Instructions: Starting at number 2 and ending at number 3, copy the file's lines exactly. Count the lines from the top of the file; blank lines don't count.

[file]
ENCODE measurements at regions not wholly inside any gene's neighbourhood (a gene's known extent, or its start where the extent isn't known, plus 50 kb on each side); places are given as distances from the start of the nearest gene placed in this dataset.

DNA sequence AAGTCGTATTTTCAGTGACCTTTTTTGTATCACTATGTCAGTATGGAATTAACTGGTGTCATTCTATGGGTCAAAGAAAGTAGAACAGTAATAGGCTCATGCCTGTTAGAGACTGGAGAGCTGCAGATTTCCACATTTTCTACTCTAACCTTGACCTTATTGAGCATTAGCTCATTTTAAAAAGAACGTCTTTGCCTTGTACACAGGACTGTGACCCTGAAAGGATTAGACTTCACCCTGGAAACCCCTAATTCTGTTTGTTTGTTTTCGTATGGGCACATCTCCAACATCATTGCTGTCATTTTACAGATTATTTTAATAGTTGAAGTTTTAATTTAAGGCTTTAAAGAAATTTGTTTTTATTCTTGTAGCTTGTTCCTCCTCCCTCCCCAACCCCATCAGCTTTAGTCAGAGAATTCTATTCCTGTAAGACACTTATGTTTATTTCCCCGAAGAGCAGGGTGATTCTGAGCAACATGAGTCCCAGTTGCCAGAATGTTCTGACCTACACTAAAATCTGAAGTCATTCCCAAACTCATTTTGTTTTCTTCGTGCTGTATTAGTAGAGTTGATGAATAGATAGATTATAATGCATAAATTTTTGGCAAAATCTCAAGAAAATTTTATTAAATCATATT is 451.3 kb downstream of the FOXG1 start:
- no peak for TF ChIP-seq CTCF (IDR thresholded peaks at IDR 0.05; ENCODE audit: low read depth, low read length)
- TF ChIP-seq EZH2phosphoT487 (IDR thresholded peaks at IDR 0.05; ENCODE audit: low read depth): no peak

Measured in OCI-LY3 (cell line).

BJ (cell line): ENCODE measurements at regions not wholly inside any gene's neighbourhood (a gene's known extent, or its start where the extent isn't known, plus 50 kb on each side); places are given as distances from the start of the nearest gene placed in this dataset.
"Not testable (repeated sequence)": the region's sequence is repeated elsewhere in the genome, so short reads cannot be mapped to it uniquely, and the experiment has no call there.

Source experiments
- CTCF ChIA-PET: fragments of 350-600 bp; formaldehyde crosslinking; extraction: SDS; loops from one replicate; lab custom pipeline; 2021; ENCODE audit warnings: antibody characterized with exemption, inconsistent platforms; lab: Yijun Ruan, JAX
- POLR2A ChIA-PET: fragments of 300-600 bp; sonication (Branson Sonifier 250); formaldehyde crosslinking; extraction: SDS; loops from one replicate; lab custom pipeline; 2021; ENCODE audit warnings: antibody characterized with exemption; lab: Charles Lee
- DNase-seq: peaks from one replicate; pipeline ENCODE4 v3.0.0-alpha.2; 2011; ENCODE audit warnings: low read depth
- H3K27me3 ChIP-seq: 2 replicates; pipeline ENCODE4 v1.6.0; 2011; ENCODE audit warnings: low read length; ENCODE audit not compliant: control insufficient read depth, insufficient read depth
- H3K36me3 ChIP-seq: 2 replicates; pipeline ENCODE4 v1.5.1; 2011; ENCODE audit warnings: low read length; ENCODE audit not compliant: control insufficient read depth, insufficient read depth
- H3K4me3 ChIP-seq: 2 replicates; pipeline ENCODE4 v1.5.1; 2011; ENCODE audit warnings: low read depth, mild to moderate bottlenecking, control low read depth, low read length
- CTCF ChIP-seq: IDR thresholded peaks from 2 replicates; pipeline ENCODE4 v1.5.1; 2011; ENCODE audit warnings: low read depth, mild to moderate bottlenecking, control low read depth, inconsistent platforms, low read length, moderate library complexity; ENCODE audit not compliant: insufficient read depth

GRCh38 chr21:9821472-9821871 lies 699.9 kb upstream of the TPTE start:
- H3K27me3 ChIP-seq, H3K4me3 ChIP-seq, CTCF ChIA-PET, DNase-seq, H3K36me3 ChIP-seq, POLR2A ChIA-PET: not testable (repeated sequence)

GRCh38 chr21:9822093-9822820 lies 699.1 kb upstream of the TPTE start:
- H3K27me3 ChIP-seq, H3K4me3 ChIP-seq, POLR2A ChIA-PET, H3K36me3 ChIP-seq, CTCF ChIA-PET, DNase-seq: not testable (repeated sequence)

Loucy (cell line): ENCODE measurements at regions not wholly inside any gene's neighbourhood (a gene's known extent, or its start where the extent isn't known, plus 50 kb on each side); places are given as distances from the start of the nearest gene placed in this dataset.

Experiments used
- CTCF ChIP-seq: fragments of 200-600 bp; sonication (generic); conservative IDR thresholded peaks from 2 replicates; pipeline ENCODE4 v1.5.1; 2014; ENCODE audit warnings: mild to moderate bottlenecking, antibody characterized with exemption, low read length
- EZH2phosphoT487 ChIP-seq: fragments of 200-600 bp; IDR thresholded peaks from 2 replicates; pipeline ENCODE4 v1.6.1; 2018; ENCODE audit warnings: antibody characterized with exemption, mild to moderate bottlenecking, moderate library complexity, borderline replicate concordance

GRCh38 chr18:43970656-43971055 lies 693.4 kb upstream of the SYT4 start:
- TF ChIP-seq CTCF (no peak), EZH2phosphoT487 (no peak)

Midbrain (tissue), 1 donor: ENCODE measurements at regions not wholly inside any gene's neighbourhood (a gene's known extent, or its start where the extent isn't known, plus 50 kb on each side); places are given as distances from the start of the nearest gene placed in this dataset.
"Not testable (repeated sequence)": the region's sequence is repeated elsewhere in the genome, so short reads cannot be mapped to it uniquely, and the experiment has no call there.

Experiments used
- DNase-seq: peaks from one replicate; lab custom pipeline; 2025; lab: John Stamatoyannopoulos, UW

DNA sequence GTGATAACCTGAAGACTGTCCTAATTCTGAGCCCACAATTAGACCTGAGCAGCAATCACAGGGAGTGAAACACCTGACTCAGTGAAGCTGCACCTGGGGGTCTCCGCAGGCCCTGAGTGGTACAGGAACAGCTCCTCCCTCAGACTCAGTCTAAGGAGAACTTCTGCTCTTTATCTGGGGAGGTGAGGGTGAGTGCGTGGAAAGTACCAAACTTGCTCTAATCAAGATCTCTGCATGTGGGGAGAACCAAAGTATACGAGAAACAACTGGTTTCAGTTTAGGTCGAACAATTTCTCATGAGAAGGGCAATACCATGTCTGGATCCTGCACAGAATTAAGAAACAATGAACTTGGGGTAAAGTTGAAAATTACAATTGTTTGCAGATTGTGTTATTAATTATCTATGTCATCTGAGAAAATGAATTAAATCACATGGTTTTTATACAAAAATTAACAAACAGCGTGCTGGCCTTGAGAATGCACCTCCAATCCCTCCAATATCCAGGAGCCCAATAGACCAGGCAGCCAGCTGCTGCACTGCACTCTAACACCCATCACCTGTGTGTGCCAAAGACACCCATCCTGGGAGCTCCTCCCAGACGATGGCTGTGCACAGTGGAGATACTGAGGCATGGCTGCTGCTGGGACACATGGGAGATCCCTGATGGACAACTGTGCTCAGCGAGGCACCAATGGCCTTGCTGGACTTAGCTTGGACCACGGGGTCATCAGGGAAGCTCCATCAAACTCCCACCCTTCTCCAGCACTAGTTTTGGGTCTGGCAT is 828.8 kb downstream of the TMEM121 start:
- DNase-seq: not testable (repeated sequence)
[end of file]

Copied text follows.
DNA sequence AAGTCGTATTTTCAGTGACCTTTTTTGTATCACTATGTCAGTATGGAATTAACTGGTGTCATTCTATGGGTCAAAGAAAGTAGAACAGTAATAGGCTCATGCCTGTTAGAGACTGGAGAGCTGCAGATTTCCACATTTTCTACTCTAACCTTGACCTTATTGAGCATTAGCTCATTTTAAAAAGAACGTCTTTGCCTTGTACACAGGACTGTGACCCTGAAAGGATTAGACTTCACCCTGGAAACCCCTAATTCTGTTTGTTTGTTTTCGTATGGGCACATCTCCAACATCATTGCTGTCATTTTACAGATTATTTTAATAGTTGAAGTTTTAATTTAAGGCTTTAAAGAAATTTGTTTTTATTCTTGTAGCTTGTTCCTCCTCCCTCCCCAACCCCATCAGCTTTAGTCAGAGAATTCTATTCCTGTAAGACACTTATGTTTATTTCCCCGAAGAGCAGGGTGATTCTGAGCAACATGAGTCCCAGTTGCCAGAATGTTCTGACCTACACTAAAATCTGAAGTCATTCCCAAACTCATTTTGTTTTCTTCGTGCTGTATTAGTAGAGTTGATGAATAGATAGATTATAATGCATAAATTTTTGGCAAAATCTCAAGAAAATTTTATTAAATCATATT is 451.3 kb downstream of the FOXG1 start:
- no peak for TF ChIP-seq CTCF (IDR thresholded peaks at IDR 0.05; ENCODE audit: low read depth, low read length)